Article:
Yeah we've got a number of questions but we're running out of time. So let's make this the last question of the morning. And we thank you all for joining us and putting in your questions. This is the last one we'll answer here. We will get back to other questions online.

What strategies, this comes from Jaden, what strategies or resources can contractors utilize when training their tradespeople to educate, manage, support their apprentices effectively? SO let's get it right. We're talking about getting things right. Gibbo.

Michael Gibson

Yes Chris. I think I mean obviously I've previously spoken about understanding legislation is really the important step is what is black and white in legislation. And some of those supporting documents and process and procedures that come off legislation we have really good codes of practice. There's a really good standard about safe work on low voltage electrical installations. And the critical part of the whole process is apprentices learning the process about risk management. 'Cause you can have a lot of process procedures but there's risks that are very much part of thar process.

So manage that risk management procedures and then look at your supervisors and how they are going to interact. Really good supervisor that level at each of the levels and stage that training. So there's competency levels that are achieved by the apprentice and map those competency levels.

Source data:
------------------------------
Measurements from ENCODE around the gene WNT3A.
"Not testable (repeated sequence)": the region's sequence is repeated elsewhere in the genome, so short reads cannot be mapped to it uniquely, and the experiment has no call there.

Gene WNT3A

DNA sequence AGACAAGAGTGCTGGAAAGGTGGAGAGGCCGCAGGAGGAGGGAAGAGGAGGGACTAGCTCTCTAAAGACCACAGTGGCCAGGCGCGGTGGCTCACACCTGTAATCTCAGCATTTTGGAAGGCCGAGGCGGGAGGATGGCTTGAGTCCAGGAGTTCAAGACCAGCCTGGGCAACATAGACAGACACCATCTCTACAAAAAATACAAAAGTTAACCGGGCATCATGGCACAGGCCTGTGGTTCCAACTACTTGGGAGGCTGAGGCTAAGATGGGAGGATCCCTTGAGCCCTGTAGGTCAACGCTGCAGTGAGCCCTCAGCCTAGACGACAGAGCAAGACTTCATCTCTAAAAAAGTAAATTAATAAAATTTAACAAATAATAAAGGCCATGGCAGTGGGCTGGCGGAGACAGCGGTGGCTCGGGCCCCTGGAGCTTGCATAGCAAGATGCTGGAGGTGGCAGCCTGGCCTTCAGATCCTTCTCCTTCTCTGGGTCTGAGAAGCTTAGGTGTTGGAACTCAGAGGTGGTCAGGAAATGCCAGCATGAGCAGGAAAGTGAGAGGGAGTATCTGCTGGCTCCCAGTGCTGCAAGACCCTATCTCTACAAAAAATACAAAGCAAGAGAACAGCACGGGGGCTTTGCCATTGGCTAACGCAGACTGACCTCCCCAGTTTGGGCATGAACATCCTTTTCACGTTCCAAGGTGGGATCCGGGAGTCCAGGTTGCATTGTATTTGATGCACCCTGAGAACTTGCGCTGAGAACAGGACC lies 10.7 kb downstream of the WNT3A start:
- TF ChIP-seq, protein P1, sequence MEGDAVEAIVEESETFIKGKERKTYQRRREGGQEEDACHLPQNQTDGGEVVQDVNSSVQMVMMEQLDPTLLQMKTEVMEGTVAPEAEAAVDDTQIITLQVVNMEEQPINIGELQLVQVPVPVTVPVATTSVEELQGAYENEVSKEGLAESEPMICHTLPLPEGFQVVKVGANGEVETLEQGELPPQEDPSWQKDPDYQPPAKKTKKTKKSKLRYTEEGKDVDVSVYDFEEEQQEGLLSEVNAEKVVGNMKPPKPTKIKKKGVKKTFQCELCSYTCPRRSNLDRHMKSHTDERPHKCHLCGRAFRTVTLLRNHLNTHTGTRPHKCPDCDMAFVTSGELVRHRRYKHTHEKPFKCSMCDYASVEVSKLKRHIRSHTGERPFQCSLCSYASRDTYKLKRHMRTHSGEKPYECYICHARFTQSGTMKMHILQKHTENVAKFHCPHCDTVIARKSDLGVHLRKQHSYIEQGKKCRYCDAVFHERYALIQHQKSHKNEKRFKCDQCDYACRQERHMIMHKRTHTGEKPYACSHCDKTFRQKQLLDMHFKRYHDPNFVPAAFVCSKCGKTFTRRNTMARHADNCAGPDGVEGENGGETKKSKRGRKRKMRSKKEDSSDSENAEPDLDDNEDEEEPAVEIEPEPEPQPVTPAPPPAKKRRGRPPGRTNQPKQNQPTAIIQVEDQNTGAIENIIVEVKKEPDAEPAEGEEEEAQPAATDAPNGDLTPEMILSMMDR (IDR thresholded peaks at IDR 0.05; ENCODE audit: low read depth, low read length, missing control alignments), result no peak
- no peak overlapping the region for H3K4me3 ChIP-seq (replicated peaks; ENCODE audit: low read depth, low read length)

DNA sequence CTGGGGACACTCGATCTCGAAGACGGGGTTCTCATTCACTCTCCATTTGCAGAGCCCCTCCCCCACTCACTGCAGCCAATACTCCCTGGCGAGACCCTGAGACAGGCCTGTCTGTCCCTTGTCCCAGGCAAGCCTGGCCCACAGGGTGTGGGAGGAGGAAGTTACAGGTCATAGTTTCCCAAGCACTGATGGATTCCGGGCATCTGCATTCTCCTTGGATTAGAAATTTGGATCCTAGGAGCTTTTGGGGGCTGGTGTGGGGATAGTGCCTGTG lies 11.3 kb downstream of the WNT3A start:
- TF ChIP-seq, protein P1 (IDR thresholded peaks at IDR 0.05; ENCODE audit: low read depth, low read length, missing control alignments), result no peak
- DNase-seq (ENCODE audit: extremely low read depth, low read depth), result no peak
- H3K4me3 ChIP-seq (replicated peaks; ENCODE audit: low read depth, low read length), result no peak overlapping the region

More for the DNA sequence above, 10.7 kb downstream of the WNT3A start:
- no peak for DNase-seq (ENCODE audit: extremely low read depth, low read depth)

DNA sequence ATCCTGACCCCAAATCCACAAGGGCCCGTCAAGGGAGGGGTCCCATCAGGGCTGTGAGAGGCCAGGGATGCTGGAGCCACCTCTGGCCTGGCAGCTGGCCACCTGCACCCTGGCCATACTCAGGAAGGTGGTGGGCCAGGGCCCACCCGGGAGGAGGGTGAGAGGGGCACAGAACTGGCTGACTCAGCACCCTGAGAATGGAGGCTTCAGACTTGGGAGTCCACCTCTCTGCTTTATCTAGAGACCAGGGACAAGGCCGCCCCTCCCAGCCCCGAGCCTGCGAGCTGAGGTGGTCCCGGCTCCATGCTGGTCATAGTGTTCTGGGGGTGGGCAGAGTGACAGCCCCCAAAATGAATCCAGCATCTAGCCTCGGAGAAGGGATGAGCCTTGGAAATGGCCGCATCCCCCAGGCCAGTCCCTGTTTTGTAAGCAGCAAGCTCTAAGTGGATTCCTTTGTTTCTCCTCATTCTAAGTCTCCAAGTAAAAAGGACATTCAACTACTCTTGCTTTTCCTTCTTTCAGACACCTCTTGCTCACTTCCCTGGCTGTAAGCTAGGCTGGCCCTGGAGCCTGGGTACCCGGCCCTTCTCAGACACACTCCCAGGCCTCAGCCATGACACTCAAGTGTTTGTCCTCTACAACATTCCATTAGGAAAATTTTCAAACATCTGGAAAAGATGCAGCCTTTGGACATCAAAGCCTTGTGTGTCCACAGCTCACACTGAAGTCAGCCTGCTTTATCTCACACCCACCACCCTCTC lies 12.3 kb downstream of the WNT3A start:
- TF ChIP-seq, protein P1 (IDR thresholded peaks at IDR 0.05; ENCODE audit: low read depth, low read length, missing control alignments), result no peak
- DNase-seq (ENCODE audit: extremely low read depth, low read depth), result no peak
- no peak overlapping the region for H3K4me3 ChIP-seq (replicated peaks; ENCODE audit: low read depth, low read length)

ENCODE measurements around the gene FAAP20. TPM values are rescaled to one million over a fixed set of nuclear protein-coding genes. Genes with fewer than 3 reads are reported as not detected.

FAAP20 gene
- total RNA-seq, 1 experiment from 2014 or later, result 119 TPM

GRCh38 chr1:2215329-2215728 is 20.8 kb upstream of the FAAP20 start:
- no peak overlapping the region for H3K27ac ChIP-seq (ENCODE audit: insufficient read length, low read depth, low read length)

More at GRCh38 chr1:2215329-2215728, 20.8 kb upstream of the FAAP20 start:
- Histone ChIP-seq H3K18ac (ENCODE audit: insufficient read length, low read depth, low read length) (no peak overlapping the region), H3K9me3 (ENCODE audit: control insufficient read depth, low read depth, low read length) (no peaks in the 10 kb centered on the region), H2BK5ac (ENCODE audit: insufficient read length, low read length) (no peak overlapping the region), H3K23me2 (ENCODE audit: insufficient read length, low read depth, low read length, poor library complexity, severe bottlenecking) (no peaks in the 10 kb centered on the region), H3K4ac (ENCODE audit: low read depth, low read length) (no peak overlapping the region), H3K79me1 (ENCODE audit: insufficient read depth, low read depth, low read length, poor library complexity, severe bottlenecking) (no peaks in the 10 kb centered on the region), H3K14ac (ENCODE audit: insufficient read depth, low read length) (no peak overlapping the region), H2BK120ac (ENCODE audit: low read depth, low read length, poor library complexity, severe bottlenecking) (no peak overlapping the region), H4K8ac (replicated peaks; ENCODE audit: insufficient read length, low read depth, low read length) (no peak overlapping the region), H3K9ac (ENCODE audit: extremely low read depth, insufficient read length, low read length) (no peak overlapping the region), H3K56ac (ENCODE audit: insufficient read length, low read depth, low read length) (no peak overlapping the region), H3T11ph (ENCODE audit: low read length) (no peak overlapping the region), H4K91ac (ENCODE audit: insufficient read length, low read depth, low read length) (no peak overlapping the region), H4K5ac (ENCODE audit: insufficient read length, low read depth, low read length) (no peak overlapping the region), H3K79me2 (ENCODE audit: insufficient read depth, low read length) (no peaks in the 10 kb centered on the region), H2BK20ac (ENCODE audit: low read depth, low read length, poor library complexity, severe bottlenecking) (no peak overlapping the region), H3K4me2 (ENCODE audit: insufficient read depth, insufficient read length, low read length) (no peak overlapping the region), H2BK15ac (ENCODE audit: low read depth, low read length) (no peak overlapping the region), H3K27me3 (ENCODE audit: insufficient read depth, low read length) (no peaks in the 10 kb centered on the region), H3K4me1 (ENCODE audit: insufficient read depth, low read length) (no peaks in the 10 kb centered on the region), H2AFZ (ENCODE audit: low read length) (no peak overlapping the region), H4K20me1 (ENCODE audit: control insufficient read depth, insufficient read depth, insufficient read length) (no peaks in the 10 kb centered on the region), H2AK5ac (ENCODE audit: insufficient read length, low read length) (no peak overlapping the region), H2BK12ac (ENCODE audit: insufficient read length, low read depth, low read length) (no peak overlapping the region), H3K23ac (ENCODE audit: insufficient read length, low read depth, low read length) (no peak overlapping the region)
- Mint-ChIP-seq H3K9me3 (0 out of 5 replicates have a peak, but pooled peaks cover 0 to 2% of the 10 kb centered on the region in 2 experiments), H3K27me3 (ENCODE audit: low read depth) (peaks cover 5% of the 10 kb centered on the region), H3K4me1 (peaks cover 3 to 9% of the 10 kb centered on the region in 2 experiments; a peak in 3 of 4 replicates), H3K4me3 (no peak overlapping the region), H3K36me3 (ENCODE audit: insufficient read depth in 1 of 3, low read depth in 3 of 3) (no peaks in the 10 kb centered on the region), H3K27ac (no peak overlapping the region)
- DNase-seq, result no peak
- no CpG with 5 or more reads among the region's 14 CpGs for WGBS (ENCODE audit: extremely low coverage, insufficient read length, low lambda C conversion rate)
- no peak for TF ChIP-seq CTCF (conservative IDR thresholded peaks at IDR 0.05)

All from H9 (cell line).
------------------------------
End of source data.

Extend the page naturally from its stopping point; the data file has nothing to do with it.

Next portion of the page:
Chris Bombolas

All right.

Michael Gibson

Thank you.

Chris Bombolas

Time as I said is of the wing. Thank you for joining us. I would've liked Greg and Donna to get questions but you got off Scott free today so you're lucky in this respect.

Paul if I could just wind up with you. We really appreciate your presentation today, but I think it's important that you just quickly in 30 seconds I'll give you, tell us we love the two second rule where we take time to think about a response so that we take the emotion out of it and we come up with a fresh approach. But help, it's an important word, action and an acronym. Can you explain what the acronym is just one more time quick.